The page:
---|---|

random() | Generate a random value sampled uniformly from the interval [0,1). |

random(n) |
Generate a list of n random values sampled uniformly from the interval [0,1). |

random(n, seed) |
Generate a list of n random values sampled uniformly from the interval [0,1), using seed to influence the random number generator. |

list.random() | Return a single item selected uniformly from list. |

list.random(n) |
Return a list of n items selected uniformly—with replacement—from list. |

distribution.random() | Return a single random number sampled from distribution. |

distribution.random(n) |
Return a list of n samples drawn from distribution. |

distribution.random(n, seed) |
Return a list of n samples drawn from distribution, using seed to influence the random number generator. |

### A Note on Random Seeds

Like many computer programs, Desmos uses a pseudorandom number generator (PRNG) to produce sequences of numbers that are in practice reasonably indistinguishable from random even though they are in fact deterministic. The sequence of numbers produced by a PRNG is fixed by an initial value called its *seed*. The calculator does most of the work of creating and managing these seeds for you, but also offers two ways for you to force a seed update. 1. If any expression contains a** random()** call, a small "randomize" icon will appear at the top of the expressions list. Clicking it will set the global seed to a new value, which will simultaneously re-randomize all expressions that use **random()**.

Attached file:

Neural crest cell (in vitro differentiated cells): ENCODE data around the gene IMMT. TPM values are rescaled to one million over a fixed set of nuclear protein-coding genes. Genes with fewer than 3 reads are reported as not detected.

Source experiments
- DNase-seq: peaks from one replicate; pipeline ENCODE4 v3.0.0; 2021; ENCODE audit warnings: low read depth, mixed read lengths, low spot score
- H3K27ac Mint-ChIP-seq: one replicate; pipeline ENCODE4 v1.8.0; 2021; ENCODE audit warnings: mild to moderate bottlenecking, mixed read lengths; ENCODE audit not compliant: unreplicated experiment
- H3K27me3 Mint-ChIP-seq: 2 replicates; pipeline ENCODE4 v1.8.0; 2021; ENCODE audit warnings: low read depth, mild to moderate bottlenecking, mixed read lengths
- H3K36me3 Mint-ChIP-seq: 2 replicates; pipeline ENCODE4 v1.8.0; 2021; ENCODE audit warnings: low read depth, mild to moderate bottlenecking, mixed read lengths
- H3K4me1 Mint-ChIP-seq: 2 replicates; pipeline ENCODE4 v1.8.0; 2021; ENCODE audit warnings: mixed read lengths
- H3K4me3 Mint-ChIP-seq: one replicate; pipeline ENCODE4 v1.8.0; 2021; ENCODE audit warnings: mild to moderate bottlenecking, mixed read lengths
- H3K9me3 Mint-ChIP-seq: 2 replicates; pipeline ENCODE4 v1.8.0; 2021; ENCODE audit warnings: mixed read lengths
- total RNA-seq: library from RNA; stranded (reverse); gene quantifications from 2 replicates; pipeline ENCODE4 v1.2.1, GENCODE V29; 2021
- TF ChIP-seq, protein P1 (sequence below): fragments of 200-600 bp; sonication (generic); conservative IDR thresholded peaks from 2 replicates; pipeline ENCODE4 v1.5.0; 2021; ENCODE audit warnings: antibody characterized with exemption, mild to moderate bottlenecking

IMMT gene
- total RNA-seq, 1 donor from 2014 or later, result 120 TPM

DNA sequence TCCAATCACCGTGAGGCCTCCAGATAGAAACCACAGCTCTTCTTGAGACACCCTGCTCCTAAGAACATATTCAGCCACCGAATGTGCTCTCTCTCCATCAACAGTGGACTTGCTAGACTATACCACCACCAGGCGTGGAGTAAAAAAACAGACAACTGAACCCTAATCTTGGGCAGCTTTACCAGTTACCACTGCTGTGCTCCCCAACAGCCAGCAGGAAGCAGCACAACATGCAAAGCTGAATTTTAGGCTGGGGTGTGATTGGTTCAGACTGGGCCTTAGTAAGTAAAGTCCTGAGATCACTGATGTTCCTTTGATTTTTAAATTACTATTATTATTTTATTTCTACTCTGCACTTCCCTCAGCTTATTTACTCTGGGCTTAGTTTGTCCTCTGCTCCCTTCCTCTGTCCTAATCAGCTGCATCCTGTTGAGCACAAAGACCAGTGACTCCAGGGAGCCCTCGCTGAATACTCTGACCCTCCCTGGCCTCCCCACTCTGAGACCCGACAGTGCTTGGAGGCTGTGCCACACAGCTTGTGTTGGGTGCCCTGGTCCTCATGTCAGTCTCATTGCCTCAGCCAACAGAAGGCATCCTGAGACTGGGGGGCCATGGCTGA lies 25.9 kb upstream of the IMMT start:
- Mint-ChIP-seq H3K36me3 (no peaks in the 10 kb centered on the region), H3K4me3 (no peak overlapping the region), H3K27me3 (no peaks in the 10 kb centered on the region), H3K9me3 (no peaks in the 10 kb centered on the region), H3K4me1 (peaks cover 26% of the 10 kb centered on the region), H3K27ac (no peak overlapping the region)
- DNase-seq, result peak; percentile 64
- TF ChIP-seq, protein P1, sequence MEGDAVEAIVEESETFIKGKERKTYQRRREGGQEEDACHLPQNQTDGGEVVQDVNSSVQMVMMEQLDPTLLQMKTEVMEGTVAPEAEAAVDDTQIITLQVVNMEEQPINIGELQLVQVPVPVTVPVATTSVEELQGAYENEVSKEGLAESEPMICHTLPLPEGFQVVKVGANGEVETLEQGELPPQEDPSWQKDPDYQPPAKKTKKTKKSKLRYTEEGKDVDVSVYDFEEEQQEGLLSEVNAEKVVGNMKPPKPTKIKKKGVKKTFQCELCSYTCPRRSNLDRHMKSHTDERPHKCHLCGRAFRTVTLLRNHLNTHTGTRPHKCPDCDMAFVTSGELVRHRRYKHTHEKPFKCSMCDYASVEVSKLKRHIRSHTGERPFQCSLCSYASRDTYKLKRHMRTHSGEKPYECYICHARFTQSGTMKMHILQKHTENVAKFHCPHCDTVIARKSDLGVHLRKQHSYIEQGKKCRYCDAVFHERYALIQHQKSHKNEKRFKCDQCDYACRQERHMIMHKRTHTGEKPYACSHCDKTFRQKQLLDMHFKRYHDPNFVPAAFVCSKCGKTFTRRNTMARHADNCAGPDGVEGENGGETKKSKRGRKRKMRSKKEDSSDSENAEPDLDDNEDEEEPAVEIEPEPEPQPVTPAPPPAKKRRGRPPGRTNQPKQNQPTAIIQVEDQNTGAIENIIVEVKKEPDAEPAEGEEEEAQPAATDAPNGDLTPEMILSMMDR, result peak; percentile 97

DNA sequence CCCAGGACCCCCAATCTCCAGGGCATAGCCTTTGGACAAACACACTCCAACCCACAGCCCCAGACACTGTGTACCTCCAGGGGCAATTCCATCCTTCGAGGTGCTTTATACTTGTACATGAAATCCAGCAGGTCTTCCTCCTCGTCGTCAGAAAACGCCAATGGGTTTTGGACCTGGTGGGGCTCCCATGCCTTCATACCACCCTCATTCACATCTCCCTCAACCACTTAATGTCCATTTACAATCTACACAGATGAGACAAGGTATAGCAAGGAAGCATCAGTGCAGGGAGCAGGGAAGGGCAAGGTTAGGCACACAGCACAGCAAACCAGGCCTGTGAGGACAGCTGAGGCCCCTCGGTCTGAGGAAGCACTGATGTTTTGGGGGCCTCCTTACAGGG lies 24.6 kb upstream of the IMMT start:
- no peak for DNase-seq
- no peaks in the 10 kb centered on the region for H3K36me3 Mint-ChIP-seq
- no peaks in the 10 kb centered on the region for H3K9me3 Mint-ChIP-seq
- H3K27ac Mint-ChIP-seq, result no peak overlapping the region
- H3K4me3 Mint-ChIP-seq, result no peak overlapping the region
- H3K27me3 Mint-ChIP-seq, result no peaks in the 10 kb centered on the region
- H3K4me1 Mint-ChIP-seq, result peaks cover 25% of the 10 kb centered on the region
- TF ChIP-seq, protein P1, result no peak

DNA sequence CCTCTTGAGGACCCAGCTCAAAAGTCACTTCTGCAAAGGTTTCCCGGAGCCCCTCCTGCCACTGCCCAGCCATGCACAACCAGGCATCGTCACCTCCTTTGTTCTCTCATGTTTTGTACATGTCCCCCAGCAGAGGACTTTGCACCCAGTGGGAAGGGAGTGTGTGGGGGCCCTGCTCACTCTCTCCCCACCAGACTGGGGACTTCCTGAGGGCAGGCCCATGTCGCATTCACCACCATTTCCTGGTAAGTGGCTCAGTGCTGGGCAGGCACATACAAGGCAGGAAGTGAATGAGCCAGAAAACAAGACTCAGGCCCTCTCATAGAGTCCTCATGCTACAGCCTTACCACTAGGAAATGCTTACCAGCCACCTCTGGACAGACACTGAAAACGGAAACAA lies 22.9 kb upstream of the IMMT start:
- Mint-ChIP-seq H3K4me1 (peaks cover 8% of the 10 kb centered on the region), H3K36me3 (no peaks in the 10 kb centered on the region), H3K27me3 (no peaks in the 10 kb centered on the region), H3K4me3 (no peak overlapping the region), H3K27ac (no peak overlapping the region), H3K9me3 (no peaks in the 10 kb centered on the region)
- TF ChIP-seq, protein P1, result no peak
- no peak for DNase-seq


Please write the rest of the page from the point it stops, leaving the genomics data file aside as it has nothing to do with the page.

2. It is also possible to pass an optional seed argument to any individual **random()** call, which will only affect the seed for that specific call. This is mainly useful because it allows you to re-randomize a single expression in response to updates elsewhere in the expressions list. For instance, using a slider as a seed argument allows you to generate new random values whenever the slider is moved, perhaps in an animation. It's important to note that the *seed* argument you pass to **random()** is only one small part of the overall seed consumed by the PRNG. The other parts are beyond user control—and are not necessarily stable as expressions are edited—so you should not rely on **random()** results being reproducible. You should think of the *seed* argument as a mechanism for *timing* the generation of new random values, rather than as a mechanism for *setting* specific new random values.

## Statistics in Action

### "The best way to learn is to do." – Paul Halmos

### Graphing Challenges

Stretch your skills with graphing challenges.

### Example Graphs

Learn more by exploring example graphs from the video.